Turn Phases

Good skiing requires constant movement throughout a turn and based the specific objectives, terrain and conditions, every turn is unique. This of course, makes timing pretty difficult to generalize and it would be impossible to describe every millisecond in time for every situation. That said, breaking the average turn into 3 distinct phases can help you determine the general timing of a new move that you're trying to add to your skiing.

Turn phases can also help with tactical decision making skiing in gates, trees or when adapting to terrain such moguls. Choosing time a specific part of a turn with a terrain feature can make all the difference!

Turn Phases - Release
Turn Phases - Initiation
Turn Phases - Control
  • Phase #1 - Release
  • Phase #2 - Initiation
  • Phase #3 - Control

The Transition

Release to Transition

Turn Phases - Release

The release, is the beginning of the ‘transition’ or 'edge change' where you start the process of moving from the end of one turn to the beginning of the next. 

You need to release the working ski (usually the downhill one at this point) and topple, letting momentum carry your mass into the new turn. Your base of support is essentially knocked out from under your centre of mass and you're in a bit of a free fall until your new edges engage and create a platform on the other side. 

The transition is the part of turn where the is little to no pressure on the skis and you feel that floating sensation that plays such a big part in the allure of skiing. It is typically paired with a pole plant. 

Common Methods for Transitioning:

The Short Leg Long Leg Classic: Release the downhill ski by bending the downhill leg. This bending of the leg is typically combined with a lateral move to tip the ski and pressure moves from the inside of the arch to the outside of the foot (the pinky toe side). As the mass begins to topple the new outside leg simultaneously begins to extend and pressure moves from the outside of the foot towards the inside of the arch on route to engage the new outside ski.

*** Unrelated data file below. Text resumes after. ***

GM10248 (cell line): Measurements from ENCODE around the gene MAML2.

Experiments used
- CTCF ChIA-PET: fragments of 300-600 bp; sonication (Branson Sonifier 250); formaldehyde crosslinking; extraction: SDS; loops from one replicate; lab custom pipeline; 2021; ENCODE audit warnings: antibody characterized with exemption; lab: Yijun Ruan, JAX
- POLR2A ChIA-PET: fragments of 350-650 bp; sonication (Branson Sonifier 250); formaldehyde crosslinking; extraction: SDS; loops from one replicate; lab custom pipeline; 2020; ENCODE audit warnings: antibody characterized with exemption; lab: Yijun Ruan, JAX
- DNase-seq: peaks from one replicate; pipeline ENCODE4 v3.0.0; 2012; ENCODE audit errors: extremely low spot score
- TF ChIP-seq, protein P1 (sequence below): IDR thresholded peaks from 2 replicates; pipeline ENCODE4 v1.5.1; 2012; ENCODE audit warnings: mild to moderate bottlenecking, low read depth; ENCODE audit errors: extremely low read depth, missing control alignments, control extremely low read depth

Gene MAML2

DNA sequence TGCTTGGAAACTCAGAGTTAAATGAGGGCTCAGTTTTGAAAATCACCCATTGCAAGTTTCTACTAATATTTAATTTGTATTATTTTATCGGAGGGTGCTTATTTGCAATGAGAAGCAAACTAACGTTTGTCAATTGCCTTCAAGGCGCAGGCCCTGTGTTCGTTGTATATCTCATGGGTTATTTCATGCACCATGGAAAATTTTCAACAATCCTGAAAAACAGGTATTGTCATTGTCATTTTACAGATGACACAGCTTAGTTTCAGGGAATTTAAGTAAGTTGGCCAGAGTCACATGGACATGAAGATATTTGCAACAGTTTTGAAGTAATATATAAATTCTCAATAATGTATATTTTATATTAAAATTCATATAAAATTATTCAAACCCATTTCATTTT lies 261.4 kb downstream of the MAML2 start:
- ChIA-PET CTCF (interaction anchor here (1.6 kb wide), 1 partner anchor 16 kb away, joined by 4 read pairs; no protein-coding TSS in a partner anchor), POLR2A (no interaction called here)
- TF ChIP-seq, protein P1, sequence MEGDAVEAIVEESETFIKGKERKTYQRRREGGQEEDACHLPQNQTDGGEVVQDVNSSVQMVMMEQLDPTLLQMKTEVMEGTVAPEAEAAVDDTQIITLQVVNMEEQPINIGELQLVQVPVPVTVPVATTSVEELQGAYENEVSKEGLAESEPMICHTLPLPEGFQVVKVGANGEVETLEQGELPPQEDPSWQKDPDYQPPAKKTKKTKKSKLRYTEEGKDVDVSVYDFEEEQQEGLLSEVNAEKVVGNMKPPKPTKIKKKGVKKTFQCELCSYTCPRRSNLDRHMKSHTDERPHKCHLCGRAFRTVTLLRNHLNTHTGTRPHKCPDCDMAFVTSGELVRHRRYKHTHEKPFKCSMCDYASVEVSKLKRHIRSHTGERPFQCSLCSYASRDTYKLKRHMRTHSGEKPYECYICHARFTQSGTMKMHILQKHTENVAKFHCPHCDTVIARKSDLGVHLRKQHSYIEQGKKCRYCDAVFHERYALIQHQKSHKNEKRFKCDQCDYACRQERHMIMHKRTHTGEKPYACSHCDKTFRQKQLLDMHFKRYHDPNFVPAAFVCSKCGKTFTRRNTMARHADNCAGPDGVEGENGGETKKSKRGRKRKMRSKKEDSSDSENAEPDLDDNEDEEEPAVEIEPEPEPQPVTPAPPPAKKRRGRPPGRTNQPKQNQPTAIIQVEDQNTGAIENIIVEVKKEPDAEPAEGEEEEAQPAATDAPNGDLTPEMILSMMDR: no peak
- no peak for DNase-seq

Advantages: This is typically your smoothest transition from one set of edges to the next allowing for earlier edge engagement and a rounder turn shape.

Disadvantages: For specific turn shapes, especially off piste, you occasionally need to release the whole ski from the snow in order to transition. This method just releases the edges.

The Over-Steer / Counter Steering: Keep steering the skis across your momentum to the point where they ''trip you up'' or slow your feet down enough that your mass begins to topple. This is a similar concept to counter steering a motorcycle. It still requires the bending/extending of the short leg/long leg method for a smooth transition.

Advantages: Great at higher speeds or on steeper terrain where a completed turn is ideal. It can allow for quite high edge angles early in the arc.

Disadvantages: Can lead to loss of momentum if the situation isn't appropriate and isn't deal at lower speeds.

The Pop - A rapid extension of both legs almost like hopping off the snow to release the skis.

Advantages: Useful in certain situations where the skiers speed is too slow and the snow is too thick and heavy to release the skis by other means. 

Disadvantages: Makes it impossible to engage edges early in the new turn and can make balance challenging often moving the mass back or the wrong direction into the new turn. 

The Retraction: Both legs rapidly flex to release the skis from the snow.

Advantages: Similar idea to a pop for releasing the skis from the snow but allows for a much quicker transition, easier balance and earlier edge engagement than a pop. Very useful when adapting to terrain such as moguls, cruddy snow or on the steeps.

Disadvantages: Can sometimes cause the feet to displace and skip the top part of the turn.

The Pop Retraction: A quick half extension followed by a quick retraction.

Advantages: Can usually be used in place of a full pop when speed, terrain or conditions dictate its use. Excellent for creating a quick steering angle or short turn when speed control is the number one objective. It typically allows for better balance and control entering into the new turn than a full pop. 

Disadvantages: Not ideal for early edge engagement.... but sometimes ya just gotta do it! 

Pressuring the Tails: Moving the ass aft to engage the tails of the ski will often make the ski run straighter and is sometimes paired with the release of the edges to stop the ski from turning.

The Transition
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